The Concordat with Nazi Germany

Q: A Jehovah’s Witness told me that Pope Pius XI signed document endorsing Nazi Germany and that he thus gave the Church’s stamp of approval to Hitler and his group.

A: Pope Pius XI signed a concord with Germany to secure the rights of Christians in the country, because the Vatican recognized what a threat Hitler and his henchmen were to religious liberty. This was not an endorsement of the Nazi Party or its philosophy (it may be remembered that America also had treaties with Germany before the war broke out).

When Hitler went back on the deal and began abrogating the civil rights of Christians, the Vatican responded by issuing the only encyclical ever written in German (Mit Brennender Sorge or “With Burning Anxiety”), concerning the horrors of the National Socialist German state. This encyclical was smuggled into Germany (it would never have been allowed in, had the Nazis known it was coming) and read at all the parishes on the same day.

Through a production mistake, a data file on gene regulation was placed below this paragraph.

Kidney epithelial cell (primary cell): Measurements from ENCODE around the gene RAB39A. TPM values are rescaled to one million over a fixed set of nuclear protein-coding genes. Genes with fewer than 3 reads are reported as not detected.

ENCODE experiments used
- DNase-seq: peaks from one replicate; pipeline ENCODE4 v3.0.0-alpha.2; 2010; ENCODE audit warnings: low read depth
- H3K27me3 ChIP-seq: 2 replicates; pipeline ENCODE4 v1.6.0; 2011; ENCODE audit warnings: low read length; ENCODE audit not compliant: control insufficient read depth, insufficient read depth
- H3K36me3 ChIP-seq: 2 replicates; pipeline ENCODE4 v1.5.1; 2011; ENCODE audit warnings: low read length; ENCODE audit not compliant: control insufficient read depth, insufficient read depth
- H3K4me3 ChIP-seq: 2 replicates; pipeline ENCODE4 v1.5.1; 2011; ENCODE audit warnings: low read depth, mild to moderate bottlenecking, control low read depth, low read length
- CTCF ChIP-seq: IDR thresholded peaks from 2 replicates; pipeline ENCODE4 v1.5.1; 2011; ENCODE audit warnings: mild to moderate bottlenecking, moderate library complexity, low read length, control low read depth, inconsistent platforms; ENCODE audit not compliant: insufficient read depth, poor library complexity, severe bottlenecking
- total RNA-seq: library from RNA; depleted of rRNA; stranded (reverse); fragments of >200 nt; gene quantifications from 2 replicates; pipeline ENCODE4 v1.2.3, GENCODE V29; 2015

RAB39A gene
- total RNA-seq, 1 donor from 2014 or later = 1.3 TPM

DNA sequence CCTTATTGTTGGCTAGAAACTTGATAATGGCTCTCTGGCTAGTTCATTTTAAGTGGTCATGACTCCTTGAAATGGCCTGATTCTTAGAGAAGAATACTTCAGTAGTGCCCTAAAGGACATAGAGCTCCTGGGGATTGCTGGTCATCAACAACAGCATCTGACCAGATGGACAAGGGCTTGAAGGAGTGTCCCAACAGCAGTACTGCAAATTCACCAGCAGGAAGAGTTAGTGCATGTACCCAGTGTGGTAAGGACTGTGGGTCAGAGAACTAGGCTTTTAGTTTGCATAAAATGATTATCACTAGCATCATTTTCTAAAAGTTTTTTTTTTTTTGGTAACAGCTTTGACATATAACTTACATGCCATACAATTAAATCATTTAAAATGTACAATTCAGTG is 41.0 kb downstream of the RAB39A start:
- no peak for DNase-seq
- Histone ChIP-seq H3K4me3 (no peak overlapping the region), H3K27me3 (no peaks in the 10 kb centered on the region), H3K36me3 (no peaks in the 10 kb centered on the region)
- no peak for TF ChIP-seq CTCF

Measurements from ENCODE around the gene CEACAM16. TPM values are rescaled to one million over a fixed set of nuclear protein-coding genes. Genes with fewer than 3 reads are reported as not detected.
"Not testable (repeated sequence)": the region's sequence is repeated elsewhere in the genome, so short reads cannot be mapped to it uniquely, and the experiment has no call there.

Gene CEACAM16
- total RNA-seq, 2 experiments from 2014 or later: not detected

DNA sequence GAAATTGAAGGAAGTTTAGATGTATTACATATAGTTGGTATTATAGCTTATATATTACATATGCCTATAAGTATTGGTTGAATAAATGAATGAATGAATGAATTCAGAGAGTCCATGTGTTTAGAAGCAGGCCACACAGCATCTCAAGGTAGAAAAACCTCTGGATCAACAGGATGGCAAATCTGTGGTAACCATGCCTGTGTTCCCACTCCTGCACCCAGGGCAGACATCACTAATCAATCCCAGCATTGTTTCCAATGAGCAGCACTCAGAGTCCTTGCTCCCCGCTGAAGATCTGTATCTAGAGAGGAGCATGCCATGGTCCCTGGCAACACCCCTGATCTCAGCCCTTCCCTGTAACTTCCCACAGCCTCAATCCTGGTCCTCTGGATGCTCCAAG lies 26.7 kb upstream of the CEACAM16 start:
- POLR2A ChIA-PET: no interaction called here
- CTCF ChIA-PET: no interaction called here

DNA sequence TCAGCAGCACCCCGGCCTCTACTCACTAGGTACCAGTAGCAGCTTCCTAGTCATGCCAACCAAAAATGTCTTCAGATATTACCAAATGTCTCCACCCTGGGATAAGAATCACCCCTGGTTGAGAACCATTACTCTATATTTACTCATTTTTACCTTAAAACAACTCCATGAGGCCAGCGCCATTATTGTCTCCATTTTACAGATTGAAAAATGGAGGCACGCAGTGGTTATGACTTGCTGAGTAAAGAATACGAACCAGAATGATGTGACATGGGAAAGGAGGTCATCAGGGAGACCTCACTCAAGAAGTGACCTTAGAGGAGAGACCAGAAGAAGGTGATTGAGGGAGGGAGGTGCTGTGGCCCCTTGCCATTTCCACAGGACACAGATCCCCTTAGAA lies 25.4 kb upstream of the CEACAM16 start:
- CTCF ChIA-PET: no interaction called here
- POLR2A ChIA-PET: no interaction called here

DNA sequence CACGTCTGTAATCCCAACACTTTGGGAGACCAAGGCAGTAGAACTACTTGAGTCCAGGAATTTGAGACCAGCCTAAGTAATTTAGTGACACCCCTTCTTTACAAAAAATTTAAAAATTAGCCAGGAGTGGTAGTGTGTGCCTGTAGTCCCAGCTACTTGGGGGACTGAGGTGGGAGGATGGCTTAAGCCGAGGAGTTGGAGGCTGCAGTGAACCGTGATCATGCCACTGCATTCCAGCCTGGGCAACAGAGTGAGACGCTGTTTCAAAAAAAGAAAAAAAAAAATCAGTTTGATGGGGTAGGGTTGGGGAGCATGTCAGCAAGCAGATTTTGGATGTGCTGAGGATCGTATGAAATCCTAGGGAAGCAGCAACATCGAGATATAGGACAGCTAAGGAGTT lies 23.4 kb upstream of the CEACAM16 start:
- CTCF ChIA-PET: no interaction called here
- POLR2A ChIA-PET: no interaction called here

The Encyclopedia of Catholic History (by Matthew Bunson) notes: “the encyclical was a strong denunciation of Nazism, noting that the Nazis had broken several points of the concordat and were actively involved in anti-Catholic and anti-Christian programs, such as the removal of the OT [Old Testament] from schools and the promotion of the so-called German National Church. The encyclical was read from the pulpit of every German church on March 21, 1937” (p. 563).

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